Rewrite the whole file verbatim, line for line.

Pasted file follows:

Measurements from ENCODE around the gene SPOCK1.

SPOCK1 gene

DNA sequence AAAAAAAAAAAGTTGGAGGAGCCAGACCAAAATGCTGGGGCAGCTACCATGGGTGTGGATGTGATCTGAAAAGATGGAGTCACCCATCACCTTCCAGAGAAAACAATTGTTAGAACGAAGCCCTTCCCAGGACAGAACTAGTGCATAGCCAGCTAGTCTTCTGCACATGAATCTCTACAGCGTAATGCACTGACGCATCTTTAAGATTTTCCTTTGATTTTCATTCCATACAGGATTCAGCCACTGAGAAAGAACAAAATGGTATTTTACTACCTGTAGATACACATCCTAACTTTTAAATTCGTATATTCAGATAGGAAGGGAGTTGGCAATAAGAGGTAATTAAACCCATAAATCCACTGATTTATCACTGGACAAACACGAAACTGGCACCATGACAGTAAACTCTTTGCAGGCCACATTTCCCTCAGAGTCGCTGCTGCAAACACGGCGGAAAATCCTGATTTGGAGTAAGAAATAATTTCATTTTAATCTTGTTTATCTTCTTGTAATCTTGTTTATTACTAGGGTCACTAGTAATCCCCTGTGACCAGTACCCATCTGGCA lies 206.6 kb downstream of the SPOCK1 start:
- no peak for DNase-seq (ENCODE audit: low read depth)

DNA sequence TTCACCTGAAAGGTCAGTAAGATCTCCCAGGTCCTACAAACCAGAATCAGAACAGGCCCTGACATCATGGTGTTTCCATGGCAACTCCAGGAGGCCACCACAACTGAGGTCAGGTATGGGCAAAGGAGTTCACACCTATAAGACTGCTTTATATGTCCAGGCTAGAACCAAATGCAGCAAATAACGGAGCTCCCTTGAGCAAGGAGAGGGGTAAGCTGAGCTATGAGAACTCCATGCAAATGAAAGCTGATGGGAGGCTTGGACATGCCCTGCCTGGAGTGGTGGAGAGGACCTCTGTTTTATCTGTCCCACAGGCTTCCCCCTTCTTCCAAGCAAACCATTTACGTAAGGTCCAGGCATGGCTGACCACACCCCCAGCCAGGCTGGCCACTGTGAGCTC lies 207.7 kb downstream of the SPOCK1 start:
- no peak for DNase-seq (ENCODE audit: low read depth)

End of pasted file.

Measurements from ENCODE around the gene SPOCK1.

SPOCK1 gene

DNA sequence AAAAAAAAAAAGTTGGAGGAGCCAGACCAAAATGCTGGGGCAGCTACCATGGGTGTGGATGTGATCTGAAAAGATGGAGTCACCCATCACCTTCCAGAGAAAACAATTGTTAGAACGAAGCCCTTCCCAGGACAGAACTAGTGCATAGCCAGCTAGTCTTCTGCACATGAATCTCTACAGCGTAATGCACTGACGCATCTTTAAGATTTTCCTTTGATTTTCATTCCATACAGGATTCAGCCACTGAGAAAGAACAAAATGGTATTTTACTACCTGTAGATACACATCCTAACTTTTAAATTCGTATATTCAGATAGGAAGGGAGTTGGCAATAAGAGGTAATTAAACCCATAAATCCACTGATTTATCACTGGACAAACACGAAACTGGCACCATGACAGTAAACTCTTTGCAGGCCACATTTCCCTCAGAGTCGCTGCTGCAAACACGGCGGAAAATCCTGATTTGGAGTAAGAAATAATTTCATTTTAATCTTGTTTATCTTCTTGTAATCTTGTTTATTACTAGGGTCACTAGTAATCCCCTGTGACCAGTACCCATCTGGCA lies 206.6 kb downstream of the SPOCK1 start:
- no peak for DNase-seq (ENCODE audit: low read depth)

DNA sequence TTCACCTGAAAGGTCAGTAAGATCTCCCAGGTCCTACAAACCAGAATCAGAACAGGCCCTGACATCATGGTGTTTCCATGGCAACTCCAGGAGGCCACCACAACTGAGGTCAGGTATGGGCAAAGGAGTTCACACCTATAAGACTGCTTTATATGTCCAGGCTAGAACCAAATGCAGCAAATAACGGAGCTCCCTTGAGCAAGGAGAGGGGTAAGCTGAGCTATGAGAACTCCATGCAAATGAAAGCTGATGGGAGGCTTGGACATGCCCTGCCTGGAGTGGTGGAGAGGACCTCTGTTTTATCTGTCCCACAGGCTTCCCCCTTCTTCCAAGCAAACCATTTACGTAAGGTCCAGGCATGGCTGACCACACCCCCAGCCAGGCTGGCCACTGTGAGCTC lies 207.7 kb downstream of the SPOCK1 start:
- no peak for DNase-seq (ENCODE audit: low read depth)